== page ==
This picture shows the genes effect the body plan of of a Fruit Fly.

Primitive Knot: Known as Spemann’s Organizer in Amphibians and Hensen’s Node in Birds, the primitive knot induces other cells to respond to its signals. It's located at the dorsal lip in amphibians. The knot directs the formation of the notochord. (11 and 7)

It was first recognized in 1924 when Hans Spemann and Hilde Mangold transplanted a tissue, called the gray crescent, from one newt embryo onto another. They found that not only did the transplanted tissue lead to a second notochord and related structures around it, but it caused the recipient embryo’s cells to form them. (11)

go to the eighth edition of the Biology book byCampbell
Spemann's Experiment. The dorsal lip was transplanted onto the ventral side of another embryo, and a second notochord and neural tube developed from the site, built by recipient cells.

The Apical Ectodermal Ridge (AER) is a region at the tip of developing limb buds. It producers fibroblast growth factors (FGF), proteins that signal for limb bud outgrowth. The FGF proteins are what cause the bud to continue growing outwards during development.(11 and 10)

Although the subject still requires further research, numerous genes and proteins have been shown to direct identity and placement within the body. Along the Anterior-Posterior (AP) axis, Sonic Hedgehog homolog (Shh), Bone Morphogenetic Protein (BMP), T-Box transcription factors (Tbx), and Noggin transcription have significant roles in determining the identity of each digit. This is true from the beginning of a developing limb bud, all the way through final determination.(10)

Shh is expressed in Zones of Polarizing Activity (ZPA), which is on the posterior side of limb buds. (In pictures, posterior is on the bottom, while anterior is on the top) Scientists have transplanted ZPAs from other limb buds onto anterior sides, and the result is typically a mirror image: The two “hands” will be joined together at the animal equivalent to thumbs. Meanwhile, fingers will develop on both sides of the limb buds. In experiments where the ZPA was removed but Shh was added, the limb bud developed normally, showing that Shh is a positional cue for the cells around it.(11 and 10)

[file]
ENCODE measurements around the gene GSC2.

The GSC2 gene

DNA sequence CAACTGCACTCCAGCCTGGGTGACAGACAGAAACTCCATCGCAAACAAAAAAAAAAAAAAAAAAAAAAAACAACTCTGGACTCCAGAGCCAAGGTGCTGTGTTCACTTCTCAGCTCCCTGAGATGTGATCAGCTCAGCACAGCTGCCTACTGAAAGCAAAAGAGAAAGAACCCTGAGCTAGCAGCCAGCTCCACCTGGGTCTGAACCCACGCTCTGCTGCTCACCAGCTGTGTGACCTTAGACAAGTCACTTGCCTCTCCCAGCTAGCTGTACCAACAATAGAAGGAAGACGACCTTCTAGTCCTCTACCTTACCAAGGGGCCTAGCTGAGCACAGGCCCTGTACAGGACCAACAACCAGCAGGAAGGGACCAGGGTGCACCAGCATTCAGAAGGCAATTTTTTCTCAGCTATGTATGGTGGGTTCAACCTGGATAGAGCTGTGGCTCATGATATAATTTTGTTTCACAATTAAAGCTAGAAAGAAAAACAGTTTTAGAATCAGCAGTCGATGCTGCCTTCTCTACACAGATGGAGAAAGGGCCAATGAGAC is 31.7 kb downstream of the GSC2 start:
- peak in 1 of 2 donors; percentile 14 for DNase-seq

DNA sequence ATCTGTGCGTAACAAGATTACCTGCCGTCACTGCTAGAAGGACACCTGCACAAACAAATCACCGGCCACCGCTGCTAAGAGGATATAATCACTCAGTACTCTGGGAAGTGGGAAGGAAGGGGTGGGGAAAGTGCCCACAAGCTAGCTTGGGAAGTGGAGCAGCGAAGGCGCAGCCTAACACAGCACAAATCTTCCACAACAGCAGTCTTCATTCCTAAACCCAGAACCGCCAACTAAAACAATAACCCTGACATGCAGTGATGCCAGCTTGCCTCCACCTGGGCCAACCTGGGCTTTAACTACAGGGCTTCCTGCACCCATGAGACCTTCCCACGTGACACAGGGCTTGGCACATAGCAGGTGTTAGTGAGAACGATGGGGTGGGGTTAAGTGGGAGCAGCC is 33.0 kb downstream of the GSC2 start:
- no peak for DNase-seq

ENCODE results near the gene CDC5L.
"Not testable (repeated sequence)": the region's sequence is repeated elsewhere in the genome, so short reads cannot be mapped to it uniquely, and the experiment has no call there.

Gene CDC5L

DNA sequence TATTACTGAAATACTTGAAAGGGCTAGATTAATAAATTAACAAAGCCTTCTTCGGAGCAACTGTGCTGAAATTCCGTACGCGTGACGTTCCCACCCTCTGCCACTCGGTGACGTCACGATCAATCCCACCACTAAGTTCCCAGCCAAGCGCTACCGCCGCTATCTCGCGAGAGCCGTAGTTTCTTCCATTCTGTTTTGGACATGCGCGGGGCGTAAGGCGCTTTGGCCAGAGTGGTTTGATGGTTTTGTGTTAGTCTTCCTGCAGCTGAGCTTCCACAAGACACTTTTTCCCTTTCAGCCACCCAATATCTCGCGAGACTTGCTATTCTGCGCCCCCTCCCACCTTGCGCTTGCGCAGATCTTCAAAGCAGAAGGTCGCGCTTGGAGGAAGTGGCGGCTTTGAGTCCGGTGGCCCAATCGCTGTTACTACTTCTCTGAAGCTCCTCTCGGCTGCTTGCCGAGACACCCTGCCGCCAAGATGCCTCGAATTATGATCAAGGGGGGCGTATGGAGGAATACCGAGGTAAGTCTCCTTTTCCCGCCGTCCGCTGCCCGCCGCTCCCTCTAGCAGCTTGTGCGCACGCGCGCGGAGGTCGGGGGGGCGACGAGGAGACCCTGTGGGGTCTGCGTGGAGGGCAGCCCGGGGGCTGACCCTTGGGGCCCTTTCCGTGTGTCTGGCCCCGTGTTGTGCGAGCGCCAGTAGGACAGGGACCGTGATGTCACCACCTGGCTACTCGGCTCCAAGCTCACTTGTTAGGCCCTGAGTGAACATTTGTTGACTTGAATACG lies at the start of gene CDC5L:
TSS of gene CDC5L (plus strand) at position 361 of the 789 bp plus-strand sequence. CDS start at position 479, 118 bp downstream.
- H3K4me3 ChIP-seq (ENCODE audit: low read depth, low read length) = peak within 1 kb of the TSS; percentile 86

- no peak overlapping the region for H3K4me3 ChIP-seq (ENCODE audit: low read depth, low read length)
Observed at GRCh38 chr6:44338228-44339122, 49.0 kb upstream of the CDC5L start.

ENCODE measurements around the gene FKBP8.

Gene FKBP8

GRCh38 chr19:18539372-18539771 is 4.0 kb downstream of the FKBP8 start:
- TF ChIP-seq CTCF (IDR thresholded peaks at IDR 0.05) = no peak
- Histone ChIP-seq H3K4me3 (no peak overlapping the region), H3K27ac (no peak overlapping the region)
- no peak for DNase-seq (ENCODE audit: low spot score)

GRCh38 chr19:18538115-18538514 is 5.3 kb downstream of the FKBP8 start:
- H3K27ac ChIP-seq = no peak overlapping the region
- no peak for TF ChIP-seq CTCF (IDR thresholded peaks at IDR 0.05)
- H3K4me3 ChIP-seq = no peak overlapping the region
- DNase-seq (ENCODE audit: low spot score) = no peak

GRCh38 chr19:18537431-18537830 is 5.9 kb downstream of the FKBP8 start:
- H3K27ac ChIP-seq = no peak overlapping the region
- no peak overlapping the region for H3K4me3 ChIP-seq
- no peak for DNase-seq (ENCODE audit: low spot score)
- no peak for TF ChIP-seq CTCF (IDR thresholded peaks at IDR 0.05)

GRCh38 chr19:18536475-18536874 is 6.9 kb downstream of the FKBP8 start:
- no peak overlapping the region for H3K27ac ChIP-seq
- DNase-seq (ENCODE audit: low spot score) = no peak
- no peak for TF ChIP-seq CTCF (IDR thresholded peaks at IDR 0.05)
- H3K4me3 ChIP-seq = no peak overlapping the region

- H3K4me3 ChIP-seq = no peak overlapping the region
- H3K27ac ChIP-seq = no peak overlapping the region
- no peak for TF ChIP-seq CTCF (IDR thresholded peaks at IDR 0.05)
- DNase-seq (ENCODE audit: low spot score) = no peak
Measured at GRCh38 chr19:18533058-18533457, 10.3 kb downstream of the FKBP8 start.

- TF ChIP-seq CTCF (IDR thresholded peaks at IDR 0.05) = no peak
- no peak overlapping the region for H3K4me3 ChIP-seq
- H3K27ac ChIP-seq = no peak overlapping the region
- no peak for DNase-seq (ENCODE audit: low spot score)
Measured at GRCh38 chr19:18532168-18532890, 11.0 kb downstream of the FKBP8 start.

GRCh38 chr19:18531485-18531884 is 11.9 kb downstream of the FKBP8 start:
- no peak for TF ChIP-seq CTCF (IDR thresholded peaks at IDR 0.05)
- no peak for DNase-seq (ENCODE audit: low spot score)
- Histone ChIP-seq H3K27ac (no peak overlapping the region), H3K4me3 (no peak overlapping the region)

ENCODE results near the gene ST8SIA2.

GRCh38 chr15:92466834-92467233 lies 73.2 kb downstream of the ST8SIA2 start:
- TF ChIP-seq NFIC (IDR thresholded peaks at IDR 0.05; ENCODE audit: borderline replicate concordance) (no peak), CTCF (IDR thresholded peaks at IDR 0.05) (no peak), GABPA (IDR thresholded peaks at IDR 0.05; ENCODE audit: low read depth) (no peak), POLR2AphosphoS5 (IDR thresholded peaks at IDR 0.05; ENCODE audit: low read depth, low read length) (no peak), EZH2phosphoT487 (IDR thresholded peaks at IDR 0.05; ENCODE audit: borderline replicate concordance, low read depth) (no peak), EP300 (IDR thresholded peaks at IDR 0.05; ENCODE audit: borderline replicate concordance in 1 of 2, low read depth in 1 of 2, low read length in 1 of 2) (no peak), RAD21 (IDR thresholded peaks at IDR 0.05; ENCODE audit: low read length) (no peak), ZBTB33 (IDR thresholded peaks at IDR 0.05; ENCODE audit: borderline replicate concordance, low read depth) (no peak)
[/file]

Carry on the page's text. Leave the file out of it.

Neil, Campbell A., and Reece B. Jane. "Figure 47.24." Biology. San Francisco: Benjamin Cummings, 2002. 1019. Print.

Sonic the Hedgehog (Shh) gene is an segmentation gene that produces a protein growth factor. The Shh protein creates a gradient, with a high concentration in the posterior and no concentration in the anterior. In addition to its role in developing limbs, Shh helps direct the formation of the neural tube in a process known as neurulation.(7)

Shh, although primarily in the mesoderm, also has significant effects in the ectoderm. When Shh signaling is disrupted in the ectoderm of mouse paws, an additional digit begins to form. There are two processes of neurulation, called primary neurulation and secondary neurulation. The method a species uses depends on the class of vertebrate. Many species use both methods in different areas of the embryo. Primary Neurulation begins when cells in the neural plate (ectoderm) evaginates, or protudes outward, and undergoes convergent extension. The plate forms a hinge region, called the medial hinge point (MHP in image), where the plate folds inwards and connects to the notochord (mesoderm). After, the plate on either side of the MHP elevates and closes together. Secondary Neurulation involves the formation of a medullary cord, before then getting hollowed out.(12)
These pictures show the formation of the neural tube and the movement of the cells to bring about the neural tube from just cells in the ectoderm. It also shows differentiation in the rest of the embryo.
Morphogens & Gene Expression in Developing Limbs

Morphogens have a significant role in identifying distinct digits in a developing limb bud. In 2004, scientists in Japan experimented with chick embryonic development by manipulating BMP, Tbx2, and Tbx3 expression, all of two which are active in limb buds and have complex interactions with each other. They found that the interdigit space determines how the digit immediately anterior to it will develop. (For instance, interdigit 1 determines digit I, ID2 for digit 2, and so on.) Each digit is distinguishable by how many bones are present in it. Digits I, II, III, and IV have 2, 3, 4, and 5 bones respectively. When the ID space is altered, different digits will develop in place of what should be there for normal development. For instance, by placing a bead of noggin, an inhibitor of BMP, in ID 3, scientists found that digit III would develop into a digit II. When they repeated this experiment but caused Tbx2 to be misexpressed, digit III developed normally, suggesting that Tbx2 can counteract noggin. It’s known that BMP and Tbx2 have an amplifying effect on each other, and the Tbx2 misexpresion may have led to abnormal Bmp-4 expression such that it overcame the inhibitions posed by noggin.(10)

Figure 1:

In addition, when Retinoic acid (RA) was added, Tbx3 was found to be expressed in the anterior end of the limb bud, and a digit III developed. RA causes genes that are normally active to turn off, and activates genes that typically stay dormant. In fact, the higher concentration of RA added, the more abnormally the limb developed. At 100 micrograms/ml of RA, both Tbx2 and Tbx3 were expressed in the anterior of the limb, and a digit IV resulted. (Figure 1) (10)